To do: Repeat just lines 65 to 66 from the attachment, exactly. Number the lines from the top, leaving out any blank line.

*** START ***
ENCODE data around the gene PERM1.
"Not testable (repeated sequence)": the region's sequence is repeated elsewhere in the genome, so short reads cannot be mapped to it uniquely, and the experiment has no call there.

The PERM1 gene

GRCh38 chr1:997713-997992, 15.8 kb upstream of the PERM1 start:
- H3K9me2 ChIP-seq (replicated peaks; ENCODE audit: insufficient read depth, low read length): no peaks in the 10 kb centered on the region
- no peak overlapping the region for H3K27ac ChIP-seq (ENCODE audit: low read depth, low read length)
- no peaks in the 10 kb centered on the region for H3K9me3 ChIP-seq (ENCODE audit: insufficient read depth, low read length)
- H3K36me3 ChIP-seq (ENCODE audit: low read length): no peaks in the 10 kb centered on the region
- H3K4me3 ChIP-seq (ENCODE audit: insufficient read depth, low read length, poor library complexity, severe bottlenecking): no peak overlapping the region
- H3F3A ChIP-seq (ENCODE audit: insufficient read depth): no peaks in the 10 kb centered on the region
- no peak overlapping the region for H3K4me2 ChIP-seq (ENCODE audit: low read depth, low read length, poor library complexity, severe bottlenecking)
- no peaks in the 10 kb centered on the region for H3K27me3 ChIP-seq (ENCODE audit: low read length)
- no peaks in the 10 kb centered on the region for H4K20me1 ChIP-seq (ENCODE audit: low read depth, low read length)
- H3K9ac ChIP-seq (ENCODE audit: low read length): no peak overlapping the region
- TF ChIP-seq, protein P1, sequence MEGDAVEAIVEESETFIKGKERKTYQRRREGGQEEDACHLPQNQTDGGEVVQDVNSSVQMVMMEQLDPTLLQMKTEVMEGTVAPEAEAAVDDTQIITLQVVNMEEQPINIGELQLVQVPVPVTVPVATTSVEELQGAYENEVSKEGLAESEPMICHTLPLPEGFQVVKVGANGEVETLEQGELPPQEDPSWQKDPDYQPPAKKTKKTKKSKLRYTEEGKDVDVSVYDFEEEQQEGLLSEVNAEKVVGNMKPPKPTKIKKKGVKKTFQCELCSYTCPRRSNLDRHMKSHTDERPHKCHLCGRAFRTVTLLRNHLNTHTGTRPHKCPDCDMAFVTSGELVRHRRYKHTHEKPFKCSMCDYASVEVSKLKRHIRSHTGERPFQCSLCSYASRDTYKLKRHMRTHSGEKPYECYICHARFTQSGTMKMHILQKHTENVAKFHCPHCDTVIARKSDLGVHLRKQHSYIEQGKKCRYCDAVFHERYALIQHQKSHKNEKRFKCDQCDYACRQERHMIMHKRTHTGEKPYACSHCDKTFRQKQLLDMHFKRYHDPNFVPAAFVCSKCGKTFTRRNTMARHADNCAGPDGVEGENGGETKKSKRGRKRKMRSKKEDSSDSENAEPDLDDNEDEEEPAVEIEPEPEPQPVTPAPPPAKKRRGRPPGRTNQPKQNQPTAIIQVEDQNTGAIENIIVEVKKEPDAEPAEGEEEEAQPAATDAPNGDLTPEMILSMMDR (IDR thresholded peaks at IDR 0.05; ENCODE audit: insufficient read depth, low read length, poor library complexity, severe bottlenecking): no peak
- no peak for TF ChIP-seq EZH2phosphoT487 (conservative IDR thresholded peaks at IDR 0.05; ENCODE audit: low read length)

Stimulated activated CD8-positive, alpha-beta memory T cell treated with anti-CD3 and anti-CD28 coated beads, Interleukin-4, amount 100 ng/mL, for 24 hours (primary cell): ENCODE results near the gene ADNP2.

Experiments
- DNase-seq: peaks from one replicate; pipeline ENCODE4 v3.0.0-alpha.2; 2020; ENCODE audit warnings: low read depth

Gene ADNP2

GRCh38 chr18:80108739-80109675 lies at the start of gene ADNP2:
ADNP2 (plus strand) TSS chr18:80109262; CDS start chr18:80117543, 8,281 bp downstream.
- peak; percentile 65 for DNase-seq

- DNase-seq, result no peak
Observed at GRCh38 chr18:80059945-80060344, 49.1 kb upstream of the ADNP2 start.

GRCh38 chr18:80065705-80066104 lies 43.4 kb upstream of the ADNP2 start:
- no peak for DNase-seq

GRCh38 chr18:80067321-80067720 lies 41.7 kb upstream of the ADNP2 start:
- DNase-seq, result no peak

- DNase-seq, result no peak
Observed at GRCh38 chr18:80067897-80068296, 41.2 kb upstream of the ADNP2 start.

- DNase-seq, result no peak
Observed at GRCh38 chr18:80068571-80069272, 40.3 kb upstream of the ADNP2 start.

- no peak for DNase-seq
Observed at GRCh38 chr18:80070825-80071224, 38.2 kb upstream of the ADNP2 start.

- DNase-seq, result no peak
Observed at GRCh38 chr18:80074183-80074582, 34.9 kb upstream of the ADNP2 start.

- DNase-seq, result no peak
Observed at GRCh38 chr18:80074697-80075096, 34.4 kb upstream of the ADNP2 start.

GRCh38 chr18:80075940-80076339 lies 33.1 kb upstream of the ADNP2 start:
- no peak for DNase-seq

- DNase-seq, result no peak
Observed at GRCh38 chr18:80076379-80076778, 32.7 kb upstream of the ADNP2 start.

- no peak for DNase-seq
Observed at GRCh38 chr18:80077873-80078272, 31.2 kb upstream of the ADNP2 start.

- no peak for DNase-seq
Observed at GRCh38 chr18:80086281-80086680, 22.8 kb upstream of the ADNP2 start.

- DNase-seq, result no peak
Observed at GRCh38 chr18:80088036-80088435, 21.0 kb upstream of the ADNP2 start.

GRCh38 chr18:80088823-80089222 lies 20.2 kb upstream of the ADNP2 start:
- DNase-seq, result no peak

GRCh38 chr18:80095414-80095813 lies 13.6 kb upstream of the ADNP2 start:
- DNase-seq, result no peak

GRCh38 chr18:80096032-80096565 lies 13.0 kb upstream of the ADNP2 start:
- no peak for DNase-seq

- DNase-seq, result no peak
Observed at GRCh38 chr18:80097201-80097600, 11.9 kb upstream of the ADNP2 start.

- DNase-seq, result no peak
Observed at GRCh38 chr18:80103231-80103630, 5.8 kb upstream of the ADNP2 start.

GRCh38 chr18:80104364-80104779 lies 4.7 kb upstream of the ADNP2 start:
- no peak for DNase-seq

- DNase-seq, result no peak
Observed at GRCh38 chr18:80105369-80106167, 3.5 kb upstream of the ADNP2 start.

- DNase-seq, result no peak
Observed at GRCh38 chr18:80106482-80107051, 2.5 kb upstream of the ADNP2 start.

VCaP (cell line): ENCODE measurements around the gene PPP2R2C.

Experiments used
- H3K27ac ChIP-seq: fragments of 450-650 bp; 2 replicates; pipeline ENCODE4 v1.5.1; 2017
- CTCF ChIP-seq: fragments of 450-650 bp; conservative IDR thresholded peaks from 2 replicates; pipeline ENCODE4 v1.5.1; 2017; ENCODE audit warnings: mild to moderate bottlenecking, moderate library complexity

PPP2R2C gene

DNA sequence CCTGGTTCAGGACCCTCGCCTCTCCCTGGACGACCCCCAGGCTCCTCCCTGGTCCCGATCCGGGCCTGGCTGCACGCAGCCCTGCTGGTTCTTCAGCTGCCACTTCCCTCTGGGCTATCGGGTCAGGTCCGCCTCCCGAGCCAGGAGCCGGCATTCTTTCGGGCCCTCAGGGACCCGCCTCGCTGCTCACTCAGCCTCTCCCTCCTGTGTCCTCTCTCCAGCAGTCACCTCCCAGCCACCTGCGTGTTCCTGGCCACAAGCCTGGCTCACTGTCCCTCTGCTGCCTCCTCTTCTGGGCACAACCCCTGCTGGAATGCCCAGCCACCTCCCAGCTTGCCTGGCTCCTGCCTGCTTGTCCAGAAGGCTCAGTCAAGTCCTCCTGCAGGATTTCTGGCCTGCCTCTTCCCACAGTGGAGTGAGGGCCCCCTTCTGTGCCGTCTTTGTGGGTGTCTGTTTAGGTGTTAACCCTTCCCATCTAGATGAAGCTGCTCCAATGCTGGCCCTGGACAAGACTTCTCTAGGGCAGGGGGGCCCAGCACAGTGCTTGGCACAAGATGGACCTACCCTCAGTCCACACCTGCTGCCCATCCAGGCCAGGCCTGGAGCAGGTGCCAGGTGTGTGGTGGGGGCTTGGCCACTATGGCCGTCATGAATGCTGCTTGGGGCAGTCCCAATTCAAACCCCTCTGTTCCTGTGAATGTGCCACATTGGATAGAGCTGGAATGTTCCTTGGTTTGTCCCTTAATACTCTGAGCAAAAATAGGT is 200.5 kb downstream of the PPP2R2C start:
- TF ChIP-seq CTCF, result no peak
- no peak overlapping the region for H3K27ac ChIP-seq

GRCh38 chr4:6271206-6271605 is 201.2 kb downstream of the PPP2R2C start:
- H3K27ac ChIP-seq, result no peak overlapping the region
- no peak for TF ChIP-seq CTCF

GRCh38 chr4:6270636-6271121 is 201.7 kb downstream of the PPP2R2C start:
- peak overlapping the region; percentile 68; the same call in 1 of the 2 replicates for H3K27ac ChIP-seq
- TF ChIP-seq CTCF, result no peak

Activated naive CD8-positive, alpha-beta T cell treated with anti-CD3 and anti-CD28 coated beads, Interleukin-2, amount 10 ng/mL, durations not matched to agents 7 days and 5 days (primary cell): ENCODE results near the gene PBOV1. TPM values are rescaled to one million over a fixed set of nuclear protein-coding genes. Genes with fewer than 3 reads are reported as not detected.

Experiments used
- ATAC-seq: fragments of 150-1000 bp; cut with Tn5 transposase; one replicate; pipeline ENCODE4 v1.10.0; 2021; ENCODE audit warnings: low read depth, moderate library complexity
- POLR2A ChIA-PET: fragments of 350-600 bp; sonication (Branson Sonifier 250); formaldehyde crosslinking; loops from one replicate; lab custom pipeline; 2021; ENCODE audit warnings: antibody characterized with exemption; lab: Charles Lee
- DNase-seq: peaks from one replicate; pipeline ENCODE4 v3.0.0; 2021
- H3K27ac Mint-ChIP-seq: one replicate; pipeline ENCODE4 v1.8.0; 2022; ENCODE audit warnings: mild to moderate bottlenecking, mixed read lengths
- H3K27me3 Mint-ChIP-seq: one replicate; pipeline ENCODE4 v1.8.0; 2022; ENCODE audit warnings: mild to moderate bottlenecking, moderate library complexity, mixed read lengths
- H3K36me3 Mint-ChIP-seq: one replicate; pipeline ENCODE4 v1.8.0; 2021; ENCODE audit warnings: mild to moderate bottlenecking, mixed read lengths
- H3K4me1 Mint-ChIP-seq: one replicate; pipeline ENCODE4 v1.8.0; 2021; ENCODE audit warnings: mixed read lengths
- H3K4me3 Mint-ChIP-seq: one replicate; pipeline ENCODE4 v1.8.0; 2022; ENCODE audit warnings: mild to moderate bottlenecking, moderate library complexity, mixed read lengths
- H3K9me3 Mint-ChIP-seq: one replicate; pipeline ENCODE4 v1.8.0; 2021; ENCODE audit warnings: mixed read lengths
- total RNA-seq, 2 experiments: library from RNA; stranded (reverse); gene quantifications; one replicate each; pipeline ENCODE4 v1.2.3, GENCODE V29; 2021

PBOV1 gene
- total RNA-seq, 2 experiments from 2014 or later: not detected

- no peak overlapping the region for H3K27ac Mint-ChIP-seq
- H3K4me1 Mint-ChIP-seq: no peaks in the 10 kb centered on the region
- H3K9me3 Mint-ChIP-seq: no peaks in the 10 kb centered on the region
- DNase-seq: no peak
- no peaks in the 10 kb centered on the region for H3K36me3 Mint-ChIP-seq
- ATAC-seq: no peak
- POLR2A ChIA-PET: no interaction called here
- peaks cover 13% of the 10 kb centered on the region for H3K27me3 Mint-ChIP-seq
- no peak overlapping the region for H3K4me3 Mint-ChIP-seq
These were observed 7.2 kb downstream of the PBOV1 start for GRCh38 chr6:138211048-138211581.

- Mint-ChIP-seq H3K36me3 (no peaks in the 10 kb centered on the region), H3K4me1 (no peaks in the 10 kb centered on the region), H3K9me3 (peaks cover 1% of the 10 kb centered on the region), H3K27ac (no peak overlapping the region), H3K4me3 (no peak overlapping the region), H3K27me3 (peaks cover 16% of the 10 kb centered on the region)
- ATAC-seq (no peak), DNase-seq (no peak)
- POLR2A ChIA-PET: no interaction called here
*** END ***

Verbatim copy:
Observed at GRCh38 chr18:80106482-80107051, 2.5 kb upstream of the ADNP2 start.

VCaP (cell line): ENCODE measurements around the gene PPP2R2C.